Rather its capital will be based in an eastern outskirt of the city, which is currently behind Israel’s controversial wall.

And so, rights groups have roundly criticised the plan as much as the Palestinians.

Oxfam said it “undermines chances for just and lasting peace” while breaching international law.

Peace Now, an Israeli group, says the plan would not bring stability, instead giving “a green light for Israel to annex the settlements in exchange for a perforated Palestinian state.”

Certainly, one of Mr Netanyahu’s first actions following the launch was to announce he would bring a proposal to annex Israeli settlements to his next weekly cabinet meeting.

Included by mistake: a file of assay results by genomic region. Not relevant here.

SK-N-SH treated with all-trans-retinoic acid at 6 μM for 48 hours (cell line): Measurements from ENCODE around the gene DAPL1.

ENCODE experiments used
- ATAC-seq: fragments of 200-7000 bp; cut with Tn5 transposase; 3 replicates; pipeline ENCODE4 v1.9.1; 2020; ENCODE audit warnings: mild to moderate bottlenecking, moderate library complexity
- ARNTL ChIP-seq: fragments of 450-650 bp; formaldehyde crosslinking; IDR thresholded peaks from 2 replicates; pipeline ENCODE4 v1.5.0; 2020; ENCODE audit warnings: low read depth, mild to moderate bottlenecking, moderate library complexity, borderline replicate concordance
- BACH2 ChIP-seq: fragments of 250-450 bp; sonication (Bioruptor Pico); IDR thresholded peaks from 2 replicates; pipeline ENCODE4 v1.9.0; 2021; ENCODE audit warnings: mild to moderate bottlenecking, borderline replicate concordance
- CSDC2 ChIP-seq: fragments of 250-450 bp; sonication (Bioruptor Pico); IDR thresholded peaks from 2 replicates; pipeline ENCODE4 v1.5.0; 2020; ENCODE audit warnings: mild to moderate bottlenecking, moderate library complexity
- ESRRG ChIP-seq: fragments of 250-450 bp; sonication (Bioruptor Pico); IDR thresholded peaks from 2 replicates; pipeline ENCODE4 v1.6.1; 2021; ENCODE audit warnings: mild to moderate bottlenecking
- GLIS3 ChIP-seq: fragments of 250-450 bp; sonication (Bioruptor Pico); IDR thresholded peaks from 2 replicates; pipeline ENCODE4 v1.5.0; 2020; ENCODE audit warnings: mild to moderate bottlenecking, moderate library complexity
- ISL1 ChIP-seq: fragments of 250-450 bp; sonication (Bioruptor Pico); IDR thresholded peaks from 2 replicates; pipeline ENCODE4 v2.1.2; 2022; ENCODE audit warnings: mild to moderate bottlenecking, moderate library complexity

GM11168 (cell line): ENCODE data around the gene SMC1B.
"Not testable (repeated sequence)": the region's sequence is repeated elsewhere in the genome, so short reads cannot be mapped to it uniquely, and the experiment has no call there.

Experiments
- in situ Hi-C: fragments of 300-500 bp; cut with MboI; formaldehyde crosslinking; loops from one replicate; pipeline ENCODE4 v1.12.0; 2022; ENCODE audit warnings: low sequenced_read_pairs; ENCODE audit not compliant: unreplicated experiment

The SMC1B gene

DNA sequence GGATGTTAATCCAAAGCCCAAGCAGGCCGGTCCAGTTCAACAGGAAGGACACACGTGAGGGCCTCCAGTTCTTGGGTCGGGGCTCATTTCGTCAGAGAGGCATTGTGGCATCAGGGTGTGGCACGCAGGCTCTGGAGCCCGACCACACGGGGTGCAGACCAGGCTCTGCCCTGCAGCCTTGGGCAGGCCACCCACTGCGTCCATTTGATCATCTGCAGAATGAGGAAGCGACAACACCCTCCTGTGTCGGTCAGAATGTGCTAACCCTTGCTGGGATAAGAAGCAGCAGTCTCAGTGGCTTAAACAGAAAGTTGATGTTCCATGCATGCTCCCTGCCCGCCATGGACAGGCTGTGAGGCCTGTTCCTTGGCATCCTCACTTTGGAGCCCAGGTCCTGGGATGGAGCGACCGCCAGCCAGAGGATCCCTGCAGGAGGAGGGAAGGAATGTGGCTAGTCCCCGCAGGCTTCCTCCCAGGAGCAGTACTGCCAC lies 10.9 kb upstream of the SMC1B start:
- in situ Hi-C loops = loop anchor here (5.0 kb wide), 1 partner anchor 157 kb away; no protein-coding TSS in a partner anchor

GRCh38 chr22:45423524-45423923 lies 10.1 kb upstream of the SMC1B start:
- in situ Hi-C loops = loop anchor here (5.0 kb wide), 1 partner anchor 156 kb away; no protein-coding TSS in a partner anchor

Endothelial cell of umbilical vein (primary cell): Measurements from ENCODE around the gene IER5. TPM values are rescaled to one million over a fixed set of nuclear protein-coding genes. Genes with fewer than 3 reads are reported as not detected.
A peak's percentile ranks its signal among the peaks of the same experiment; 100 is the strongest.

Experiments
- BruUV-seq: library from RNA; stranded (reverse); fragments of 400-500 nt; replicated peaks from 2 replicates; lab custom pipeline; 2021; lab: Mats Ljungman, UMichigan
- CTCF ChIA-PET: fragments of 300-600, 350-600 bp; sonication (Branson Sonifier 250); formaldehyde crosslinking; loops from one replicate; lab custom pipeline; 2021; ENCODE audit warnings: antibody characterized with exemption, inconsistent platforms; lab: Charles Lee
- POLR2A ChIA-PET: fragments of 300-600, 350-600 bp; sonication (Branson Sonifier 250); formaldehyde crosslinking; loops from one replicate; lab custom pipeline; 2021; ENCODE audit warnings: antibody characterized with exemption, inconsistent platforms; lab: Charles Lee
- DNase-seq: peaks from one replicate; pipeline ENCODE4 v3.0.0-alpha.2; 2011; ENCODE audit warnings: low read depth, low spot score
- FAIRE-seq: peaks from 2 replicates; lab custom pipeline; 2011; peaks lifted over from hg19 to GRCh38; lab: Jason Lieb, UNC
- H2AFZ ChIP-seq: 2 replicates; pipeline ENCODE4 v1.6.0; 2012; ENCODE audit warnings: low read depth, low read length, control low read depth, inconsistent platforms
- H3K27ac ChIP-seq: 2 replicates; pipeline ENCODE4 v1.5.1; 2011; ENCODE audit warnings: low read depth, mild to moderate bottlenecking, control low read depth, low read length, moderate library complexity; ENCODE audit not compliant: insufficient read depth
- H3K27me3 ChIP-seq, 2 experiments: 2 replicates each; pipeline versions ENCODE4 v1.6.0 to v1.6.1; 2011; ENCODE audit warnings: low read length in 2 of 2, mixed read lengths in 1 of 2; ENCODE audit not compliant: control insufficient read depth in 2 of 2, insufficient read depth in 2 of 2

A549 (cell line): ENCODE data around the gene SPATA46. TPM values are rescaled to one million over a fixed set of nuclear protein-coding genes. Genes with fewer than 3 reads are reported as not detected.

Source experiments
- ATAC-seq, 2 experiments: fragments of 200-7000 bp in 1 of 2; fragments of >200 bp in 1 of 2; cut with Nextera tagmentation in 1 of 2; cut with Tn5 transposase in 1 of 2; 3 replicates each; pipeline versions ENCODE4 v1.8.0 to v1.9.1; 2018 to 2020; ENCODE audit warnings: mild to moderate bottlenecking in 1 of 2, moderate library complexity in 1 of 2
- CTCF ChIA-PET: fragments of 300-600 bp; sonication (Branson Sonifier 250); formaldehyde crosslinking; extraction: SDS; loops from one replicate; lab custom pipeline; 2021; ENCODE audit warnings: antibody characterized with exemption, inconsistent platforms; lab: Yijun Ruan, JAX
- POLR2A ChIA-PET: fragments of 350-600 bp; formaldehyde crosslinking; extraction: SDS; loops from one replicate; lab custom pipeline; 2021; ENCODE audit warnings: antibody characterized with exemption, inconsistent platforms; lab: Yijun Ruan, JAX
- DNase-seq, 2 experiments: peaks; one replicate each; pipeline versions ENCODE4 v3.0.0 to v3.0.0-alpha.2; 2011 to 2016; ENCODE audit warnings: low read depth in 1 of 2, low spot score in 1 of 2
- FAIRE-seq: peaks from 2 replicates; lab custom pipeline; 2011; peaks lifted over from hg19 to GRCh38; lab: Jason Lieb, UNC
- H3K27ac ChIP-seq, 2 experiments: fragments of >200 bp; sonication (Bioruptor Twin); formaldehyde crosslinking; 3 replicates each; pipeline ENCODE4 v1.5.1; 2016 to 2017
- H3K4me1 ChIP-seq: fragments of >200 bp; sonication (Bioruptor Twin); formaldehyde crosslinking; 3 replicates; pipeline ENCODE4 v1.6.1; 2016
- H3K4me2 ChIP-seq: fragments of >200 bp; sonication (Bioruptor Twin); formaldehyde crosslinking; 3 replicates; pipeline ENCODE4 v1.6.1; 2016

This was initially supported by US ambassador to Israel David Friedman, who on Wednesday cycled back his enthusiasm a little saying the US and Israel would form a committee to determine details first before anything goes ahead.

However, it seems inevitable annexation will happen soon.

Ambassador Friedman, who vehemently rejected the “apartheid” comparison, maintained the Trump administration has done what no other administration has done before by producing a “hard offer”.

“Not diplomatic speak but a real, documented offer to… form a Palestinian state with defined borders,” he said.

“I don’t think any other president has done more.”